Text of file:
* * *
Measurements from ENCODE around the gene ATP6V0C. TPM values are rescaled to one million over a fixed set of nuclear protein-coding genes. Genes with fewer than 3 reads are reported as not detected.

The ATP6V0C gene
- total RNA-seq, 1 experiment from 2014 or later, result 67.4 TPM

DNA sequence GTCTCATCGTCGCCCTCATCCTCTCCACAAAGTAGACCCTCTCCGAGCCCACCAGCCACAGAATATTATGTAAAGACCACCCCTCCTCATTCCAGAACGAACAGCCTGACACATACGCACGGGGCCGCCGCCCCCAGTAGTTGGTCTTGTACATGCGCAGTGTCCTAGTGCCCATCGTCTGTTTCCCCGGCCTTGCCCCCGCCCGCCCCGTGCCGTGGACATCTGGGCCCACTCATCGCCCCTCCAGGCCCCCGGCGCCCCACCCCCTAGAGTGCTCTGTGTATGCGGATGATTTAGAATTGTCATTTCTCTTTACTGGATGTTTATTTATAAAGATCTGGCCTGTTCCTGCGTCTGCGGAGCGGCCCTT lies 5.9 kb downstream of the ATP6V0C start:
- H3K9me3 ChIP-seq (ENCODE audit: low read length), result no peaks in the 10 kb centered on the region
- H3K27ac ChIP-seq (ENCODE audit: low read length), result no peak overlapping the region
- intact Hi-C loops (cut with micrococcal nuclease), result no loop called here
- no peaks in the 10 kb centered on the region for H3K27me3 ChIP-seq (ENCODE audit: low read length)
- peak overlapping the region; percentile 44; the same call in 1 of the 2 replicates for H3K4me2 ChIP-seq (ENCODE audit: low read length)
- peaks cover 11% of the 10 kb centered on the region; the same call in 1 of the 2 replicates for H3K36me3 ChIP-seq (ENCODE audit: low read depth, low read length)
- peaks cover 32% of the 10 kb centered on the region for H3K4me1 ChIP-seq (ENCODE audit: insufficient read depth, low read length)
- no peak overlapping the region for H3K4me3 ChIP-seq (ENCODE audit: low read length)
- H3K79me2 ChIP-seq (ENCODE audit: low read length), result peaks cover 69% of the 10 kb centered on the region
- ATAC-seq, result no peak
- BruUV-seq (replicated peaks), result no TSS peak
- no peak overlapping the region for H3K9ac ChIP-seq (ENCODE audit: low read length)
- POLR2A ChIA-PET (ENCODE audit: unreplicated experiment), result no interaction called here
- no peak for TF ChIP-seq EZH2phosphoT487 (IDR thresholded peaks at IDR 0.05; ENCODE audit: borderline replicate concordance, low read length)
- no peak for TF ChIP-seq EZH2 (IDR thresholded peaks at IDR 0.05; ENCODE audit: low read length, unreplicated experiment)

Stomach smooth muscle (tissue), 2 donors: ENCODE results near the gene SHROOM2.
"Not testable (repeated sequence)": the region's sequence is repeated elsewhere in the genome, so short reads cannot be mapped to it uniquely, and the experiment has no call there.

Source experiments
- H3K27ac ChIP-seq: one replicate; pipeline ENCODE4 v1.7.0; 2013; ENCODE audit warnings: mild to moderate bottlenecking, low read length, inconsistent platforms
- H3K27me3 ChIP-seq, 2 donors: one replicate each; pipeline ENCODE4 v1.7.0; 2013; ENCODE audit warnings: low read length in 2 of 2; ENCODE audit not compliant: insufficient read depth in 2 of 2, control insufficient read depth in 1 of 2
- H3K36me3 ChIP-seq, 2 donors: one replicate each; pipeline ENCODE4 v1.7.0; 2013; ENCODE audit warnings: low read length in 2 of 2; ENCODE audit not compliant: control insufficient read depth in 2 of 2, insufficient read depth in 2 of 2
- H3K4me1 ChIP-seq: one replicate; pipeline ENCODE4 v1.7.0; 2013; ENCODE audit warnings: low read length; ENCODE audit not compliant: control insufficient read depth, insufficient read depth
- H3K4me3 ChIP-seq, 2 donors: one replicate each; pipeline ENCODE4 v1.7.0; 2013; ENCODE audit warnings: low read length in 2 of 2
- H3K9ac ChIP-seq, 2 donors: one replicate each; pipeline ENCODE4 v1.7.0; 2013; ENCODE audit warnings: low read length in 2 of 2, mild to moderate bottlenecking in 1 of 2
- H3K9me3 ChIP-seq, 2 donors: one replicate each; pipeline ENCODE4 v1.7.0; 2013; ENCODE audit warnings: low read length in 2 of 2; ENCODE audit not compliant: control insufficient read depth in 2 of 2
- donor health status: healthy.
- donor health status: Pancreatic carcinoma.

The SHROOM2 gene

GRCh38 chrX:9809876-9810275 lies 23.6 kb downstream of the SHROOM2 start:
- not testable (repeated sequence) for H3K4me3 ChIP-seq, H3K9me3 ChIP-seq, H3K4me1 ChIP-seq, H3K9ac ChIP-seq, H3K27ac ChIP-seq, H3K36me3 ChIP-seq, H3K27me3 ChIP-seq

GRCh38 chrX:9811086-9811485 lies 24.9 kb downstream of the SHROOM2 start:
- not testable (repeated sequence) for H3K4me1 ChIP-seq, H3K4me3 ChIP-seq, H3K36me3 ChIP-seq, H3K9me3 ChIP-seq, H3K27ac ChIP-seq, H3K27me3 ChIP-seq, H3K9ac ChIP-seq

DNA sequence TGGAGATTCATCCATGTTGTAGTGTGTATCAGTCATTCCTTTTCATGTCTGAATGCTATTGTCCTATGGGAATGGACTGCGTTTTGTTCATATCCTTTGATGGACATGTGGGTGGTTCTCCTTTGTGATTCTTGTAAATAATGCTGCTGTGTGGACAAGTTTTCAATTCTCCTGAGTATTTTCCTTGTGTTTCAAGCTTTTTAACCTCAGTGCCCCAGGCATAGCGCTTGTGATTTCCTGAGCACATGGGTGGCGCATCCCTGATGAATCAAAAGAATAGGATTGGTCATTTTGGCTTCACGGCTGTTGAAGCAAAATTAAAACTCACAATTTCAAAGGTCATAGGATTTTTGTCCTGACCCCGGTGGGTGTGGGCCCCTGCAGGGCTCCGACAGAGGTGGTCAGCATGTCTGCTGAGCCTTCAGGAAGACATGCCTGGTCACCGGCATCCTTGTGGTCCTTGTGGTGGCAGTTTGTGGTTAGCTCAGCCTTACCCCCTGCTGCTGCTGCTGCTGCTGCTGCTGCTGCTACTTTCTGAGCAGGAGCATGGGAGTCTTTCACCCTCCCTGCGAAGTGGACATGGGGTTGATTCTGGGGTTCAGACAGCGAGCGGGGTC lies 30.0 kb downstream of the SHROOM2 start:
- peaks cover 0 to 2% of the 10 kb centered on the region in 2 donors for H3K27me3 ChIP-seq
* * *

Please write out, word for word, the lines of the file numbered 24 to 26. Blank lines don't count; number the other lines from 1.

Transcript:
- H3K27me3 ChIP-seq, 2 donors: one replicate each; pipeline ENCODE4 v1.7.0; 2013; ENCODE audit warnings: low read length in 2 of 2; ENCODE audit not compliant: insufficient read depth in 2 of 2, control insufficient read depth in 1 of 2
- H3K36me3 ChIP-seq, 2 donors: one replicate each; pipeline ENCODE4 v1.7.0; 2013; ENCODE audit warnings: low read length in 2 of 2; ENCODE audit not compliant: control insufficient read depth in 2 of 2, insufficient read depth in 2 of 2
- H3K4me1 ChIP-seq: one replicate; pipeline ENCODE4 v1.7.0; 2013; ENCODE audit warnings: low read length; ENCODE audit not compliant: control insufficient read depth, insufficient read depth